Are advisors getting it wrong on recruiting and  hiring? A new report out from Pershing finds a gap between what advisors say they ought to be doing and what they're actually getting right.

The firm's Study of Advisory Success quizzed a variety of advisors (from RIAs, wirehouses, independent broker-dealers and more) about how their practice was doing, and asked what factors were contributing to their success (or lack of it). "The biggest gaps we saw were around human capital," said Kim Dellarocca, a Pershing director who runs segment marketing and practice management.

When asked what strategies would make them more successful, more than three-quarters of the advisors surveyed said "having the right team of people" was critical. But reality fell short: Only 59% of advisors who said their firm's own performance was improving  said they currently had the right team in place -- and only 39% of those who were struggling said they had the right team.


To that end, the Pershing report also looked at generational differences and offered hiring and recruiting tips for advisors seeking to build out their teams.

In addition to technological savvy, younger advisors also think of themselves as more organized and more team-oriented than their older peers. They also look for structured training and development paths, said Cam Marston of Generational Insights, a generational consultant who spoke at the Pershing announcement.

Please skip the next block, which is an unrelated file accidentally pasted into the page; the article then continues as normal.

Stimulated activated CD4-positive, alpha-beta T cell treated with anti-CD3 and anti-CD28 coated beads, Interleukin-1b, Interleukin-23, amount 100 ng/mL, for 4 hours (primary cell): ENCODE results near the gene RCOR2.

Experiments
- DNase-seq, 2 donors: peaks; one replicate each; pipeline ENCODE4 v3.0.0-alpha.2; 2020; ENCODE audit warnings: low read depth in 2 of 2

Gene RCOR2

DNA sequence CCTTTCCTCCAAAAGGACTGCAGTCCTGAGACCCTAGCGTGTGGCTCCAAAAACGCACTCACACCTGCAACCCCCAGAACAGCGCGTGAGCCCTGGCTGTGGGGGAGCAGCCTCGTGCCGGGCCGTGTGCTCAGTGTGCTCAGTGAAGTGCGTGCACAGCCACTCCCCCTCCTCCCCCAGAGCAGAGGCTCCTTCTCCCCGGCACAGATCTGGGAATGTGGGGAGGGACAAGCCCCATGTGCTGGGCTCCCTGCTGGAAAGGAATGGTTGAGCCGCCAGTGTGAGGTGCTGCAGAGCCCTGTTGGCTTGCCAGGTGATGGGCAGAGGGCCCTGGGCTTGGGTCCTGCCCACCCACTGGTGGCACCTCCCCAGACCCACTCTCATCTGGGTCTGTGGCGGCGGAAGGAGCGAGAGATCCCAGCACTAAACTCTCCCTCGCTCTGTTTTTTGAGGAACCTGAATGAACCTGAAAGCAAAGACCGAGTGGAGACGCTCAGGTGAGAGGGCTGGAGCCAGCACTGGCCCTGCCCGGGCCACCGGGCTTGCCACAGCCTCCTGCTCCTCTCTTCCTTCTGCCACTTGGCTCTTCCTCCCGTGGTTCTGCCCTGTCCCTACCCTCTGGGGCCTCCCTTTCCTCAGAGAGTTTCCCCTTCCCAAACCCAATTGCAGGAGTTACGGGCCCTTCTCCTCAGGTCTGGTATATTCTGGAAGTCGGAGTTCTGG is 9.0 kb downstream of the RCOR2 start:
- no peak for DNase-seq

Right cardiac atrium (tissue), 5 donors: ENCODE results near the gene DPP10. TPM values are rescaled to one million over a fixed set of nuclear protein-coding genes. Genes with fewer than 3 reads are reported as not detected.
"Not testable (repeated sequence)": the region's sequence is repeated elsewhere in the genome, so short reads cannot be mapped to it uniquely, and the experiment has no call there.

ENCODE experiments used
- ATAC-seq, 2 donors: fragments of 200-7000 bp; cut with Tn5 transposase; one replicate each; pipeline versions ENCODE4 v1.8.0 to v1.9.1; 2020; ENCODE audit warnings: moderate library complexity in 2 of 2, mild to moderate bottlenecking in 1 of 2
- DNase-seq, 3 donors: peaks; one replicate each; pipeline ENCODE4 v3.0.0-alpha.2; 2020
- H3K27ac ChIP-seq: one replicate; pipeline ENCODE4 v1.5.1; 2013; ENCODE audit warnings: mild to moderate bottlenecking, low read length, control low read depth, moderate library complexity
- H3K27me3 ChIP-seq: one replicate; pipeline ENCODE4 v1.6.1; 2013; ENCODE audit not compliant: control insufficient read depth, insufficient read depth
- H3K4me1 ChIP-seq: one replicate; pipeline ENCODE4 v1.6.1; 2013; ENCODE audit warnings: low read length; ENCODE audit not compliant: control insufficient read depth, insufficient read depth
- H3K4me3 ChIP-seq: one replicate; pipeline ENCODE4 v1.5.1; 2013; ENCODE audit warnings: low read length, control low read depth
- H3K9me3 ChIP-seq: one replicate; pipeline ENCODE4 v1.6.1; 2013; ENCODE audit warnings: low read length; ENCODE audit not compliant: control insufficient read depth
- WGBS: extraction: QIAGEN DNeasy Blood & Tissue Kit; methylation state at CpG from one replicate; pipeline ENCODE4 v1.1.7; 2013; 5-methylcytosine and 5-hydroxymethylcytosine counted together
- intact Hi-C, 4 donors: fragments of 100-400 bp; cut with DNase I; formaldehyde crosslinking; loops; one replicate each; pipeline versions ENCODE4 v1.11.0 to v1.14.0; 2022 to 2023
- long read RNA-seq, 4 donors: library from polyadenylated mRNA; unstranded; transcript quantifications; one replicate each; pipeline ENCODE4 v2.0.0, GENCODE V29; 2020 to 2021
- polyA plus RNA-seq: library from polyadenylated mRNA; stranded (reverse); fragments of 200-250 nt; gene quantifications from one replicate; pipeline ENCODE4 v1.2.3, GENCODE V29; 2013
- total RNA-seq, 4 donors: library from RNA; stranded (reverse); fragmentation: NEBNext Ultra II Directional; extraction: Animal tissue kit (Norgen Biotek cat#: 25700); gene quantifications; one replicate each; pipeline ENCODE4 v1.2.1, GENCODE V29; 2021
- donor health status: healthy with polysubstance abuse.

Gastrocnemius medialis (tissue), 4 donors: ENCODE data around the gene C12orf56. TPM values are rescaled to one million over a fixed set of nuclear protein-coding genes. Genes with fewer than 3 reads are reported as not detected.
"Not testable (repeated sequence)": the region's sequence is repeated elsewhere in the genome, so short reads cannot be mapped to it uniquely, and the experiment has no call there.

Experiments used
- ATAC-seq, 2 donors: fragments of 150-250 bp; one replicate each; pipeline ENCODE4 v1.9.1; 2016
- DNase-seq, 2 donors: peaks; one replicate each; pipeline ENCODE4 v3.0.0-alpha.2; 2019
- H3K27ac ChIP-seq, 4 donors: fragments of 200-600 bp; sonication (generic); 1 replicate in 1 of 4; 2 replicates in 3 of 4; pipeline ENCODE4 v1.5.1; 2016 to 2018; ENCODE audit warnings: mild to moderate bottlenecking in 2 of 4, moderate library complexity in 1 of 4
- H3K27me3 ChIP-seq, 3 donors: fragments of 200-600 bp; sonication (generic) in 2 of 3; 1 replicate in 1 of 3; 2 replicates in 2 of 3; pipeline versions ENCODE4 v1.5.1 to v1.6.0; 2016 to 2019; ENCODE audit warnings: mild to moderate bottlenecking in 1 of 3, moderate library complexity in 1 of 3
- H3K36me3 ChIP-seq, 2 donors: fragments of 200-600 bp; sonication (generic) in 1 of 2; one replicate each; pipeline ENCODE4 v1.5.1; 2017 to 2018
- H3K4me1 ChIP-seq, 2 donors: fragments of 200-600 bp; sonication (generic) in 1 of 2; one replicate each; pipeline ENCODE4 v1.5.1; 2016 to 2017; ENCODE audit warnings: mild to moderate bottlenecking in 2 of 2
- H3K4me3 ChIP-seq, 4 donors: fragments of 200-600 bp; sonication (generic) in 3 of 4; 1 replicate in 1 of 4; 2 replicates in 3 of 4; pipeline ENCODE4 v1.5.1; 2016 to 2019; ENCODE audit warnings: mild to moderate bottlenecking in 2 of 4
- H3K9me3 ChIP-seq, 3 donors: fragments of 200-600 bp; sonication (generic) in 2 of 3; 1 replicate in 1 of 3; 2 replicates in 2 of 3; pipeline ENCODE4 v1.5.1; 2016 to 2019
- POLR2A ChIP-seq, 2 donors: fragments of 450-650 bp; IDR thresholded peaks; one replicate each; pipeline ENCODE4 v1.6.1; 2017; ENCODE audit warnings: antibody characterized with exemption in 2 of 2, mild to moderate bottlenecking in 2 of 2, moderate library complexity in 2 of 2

"Most firm leaders are boomers, and when they are recruiting, they tell their stories," emphasizing the firm's history, said Marston. That could be a deal-breaker for younger advisors, he pointed out: "They want a message based on their future."


Pershing offered a few key points of advice for advisors looking to enhance their own recruiting:

  • Develop a recruiting strategy: Think strategically about how to attract and hire younger talent. Also consider developing career paths for firm support staff.
  • Focus on staff development: Gen Y wants strong coaching, mentoring and development -- and you need to develop the kind of lieutenants who can help you focus on your most important clients. A development plan can help firms with both recruiting and staffing needs, the report said.
  • Get the right technology: In addition to making your firm more attractive to younger job candidates, greater automation may help "reduce the impact of advisor shortages," the report said.